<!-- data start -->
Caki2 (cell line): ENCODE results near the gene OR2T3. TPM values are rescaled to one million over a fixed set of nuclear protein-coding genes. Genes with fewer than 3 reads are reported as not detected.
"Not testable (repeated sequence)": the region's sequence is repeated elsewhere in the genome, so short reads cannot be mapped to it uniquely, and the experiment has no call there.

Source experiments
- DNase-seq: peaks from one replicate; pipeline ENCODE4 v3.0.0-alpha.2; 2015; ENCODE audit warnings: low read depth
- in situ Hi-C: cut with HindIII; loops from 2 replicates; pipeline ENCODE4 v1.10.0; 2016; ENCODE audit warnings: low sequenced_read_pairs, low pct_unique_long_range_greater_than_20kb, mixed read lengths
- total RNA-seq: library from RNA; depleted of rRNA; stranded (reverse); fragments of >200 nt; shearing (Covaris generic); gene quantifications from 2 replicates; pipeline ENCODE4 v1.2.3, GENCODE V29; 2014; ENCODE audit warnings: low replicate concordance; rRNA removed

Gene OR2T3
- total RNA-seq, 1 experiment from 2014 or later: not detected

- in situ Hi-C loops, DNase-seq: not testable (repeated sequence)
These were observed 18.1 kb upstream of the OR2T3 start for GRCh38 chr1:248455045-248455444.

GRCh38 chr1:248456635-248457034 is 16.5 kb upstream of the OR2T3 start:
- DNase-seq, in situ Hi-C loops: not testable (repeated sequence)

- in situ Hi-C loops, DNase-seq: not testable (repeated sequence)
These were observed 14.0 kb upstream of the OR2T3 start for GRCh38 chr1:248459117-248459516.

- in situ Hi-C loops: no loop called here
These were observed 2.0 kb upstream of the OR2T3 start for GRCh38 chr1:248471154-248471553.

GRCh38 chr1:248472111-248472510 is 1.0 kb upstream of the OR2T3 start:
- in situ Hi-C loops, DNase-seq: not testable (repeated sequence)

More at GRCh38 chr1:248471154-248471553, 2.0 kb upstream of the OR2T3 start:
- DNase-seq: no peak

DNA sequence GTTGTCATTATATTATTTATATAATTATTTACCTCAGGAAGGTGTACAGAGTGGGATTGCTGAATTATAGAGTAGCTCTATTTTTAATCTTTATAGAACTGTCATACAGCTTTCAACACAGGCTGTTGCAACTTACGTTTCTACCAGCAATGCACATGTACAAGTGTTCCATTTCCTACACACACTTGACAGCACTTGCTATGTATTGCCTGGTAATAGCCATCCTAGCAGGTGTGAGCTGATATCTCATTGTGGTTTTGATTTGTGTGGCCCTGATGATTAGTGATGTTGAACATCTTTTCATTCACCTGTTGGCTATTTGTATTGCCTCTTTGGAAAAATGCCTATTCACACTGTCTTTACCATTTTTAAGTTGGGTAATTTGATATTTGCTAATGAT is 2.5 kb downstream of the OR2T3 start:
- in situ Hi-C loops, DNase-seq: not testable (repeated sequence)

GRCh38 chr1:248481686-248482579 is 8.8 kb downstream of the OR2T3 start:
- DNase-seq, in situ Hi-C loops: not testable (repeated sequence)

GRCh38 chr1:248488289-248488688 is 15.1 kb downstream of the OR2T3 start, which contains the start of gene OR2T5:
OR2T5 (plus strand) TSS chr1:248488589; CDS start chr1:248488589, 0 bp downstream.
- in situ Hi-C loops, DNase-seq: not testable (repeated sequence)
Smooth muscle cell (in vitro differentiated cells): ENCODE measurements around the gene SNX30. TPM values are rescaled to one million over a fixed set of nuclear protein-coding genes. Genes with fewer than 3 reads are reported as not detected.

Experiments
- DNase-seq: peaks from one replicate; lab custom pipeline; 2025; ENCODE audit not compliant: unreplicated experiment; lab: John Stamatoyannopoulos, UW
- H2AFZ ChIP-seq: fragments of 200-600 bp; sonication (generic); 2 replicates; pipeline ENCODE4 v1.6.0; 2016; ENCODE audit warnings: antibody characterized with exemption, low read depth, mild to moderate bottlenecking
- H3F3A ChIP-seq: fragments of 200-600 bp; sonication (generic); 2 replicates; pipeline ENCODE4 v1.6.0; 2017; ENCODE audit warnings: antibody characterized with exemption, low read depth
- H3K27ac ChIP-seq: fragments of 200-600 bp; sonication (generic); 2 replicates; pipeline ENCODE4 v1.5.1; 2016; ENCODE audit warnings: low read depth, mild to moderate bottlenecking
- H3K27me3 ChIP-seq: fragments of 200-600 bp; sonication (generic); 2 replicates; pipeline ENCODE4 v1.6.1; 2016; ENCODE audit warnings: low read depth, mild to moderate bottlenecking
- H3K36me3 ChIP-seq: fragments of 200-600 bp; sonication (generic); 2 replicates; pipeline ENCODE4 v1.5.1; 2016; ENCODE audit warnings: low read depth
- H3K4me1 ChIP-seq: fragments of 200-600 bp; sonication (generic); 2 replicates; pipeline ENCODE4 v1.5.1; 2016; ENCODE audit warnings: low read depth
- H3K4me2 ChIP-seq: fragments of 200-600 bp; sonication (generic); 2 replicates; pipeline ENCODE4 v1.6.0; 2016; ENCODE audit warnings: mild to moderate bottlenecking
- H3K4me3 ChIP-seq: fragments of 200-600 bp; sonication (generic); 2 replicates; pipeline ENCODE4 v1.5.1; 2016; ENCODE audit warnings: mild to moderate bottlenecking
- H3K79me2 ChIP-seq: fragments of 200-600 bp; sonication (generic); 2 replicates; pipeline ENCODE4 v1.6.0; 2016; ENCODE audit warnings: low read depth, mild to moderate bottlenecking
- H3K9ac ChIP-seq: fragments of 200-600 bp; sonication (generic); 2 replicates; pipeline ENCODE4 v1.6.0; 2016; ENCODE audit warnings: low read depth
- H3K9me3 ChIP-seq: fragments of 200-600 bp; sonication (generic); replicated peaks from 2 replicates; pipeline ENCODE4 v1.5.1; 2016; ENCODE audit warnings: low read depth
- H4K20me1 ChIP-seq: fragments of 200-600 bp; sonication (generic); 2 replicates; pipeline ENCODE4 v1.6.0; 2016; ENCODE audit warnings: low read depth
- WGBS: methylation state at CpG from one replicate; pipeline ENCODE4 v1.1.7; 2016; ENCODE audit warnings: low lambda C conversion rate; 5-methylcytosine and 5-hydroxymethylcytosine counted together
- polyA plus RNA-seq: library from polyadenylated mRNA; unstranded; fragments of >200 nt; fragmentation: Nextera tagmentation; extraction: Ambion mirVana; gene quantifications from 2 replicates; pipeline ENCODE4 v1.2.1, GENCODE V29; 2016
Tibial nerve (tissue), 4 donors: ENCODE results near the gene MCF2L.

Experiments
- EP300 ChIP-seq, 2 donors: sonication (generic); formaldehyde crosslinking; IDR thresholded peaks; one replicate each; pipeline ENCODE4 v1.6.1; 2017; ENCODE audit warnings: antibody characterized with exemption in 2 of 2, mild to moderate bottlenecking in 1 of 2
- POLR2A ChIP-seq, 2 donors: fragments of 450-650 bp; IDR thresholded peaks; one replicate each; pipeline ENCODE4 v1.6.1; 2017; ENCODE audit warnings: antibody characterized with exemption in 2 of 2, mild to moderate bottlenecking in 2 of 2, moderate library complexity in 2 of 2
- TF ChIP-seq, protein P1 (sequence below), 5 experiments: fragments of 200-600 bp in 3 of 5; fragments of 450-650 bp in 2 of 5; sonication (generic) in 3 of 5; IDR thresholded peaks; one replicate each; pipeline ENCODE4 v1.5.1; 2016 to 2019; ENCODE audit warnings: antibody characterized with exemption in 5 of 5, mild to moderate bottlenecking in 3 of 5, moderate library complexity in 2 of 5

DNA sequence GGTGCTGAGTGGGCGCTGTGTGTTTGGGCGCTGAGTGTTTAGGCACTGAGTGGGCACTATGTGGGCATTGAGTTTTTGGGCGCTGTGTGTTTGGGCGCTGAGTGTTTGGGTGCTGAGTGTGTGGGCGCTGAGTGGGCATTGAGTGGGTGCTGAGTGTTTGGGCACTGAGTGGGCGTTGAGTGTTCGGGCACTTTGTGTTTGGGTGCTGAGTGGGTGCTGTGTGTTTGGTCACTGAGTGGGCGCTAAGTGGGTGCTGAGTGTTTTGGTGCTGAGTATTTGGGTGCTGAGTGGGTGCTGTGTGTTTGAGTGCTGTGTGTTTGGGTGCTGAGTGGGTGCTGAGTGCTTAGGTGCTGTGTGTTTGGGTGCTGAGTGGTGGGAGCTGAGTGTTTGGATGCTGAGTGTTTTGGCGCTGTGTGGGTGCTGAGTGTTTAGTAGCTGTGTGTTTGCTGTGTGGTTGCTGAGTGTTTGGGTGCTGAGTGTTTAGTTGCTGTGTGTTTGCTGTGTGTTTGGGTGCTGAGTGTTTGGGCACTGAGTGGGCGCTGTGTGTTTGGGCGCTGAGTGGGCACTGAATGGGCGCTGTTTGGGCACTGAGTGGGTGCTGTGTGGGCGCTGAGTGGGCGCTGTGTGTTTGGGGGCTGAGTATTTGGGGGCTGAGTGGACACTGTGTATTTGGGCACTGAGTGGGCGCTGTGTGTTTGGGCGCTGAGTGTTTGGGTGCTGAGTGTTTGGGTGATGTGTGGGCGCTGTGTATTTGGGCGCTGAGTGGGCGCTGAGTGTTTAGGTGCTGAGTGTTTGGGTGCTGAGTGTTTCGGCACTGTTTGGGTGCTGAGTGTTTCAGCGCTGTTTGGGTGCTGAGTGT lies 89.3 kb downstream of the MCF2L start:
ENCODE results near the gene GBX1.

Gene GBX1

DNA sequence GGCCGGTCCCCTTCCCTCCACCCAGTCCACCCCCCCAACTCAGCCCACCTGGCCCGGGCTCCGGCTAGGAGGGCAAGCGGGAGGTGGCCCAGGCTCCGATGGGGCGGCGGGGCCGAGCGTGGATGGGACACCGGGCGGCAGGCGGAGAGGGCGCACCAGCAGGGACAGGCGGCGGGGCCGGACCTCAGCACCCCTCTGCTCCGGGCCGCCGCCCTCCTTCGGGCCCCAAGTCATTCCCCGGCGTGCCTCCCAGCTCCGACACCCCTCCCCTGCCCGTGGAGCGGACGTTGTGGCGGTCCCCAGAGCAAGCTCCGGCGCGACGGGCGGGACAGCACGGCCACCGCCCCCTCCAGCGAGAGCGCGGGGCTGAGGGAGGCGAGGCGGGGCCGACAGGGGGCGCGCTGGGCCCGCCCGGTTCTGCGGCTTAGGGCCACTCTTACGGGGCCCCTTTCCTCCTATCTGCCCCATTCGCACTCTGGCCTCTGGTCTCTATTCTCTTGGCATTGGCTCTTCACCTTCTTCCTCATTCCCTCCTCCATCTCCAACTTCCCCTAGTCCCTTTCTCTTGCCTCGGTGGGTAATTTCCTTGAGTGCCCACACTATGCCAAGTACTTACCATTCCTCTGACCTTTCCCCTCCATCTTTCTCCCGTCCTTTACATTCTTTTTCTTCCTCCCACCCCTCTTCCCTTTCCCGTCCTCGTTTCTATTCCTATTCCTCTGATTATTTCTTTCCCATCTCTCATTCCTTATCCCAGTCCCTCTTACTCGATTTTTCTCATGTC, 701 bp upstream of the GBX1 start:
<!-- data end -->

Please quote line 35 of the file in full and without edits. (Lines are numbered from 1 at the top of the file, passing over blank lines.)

- H3K36me3 ChIP-seq: fragments of 200-600 bp; sonication (generic); 2 replicates; pipeline ENCODE4 v1.5.1; 2016; ENCODE audit warnings: low read depth